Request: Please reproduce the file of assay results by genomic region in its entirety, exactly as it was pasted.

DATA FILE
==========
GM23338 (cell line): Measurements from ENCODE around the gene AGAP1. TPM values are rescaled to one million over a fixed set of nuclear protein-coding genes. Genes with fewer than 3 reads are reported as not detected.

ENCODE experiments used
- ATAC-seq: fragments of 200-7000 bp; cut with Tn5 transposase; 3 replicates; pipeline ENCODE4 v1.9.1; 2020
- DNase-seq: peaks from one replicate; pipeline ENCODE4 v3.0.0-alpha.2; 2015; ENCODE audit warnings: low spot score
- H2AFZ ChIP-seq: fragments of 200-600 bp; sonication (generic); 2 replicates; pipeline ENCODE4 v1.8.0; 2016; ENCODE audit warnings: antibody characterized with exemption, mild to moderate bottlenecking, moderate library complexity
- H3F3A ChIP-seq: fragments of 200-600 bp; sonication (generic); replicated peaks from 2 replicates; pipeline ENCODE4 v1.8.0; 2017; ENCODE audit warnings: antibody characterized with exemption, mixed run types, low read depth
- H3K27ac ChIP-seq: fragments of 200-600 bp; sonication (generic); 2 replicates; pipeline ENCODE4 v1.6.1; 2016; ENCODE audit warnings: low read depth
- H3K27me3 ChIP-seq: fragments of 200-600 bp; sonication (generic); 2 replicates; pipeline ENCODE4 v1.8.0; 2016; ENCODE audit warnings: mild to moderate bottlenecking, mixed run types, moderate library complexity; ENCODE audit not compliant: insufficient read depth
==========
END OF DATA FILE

GM23338 (cell line): Measurements from ENCODE around the gene AGAP1. TPM values are rescaled to one million over a fixed set of nuclear protein-coding genes. Genes with fewer than 3 reads are reported as not detected.

ENCODE experiments used
- ATAC-seq: fragments of 200-7000 bp; cut with Tn5 transposase; 3 replicates; pipeline ENCODE4 v1.9.1; 2020
- DNase-seq: peaks from one replicate; pipeline ENCODE4 v3.0.0-alpha.2; 2015; ENCODE audit warnings: low spot score
- H2AFZ ChIP-seq: fragments of 200-600 bp; sonication (generic); 2 replicates; pipeline ENCODE4 v1.8.0; 2016; ENCODE audit warnings: antibody characterized with exemption, mild to moderate bottlenecking, moderate library complexity
- H3F3A ChIP-seq: fragments of 200-600 bp; sonication (generic); replicated peaks from 2 replicates; pipeline ENCODE4 v1.8.0; 2017; ENCODE audit warnings: antibody characterized with exemption, mixed run types, low read depth
- H3K27ac ChIP-seq: fragments of 200-600 bp; sonication (generic); 2 replicates; pipeline ENCODE4 v1.6.1; 2016; ENCODE audit warnings: low read depth
- H3K27me3 ChIP-seq: fragments of 200-600 bp; sonication (generic); 2 replicates; pipeline ENCODE4 v1.8.0; 2016; ENCODE audit warnings: mild to moderate bottlenecking, mixed run types, moderate library complexity; ENCODE audit not compliant: insufficient read depth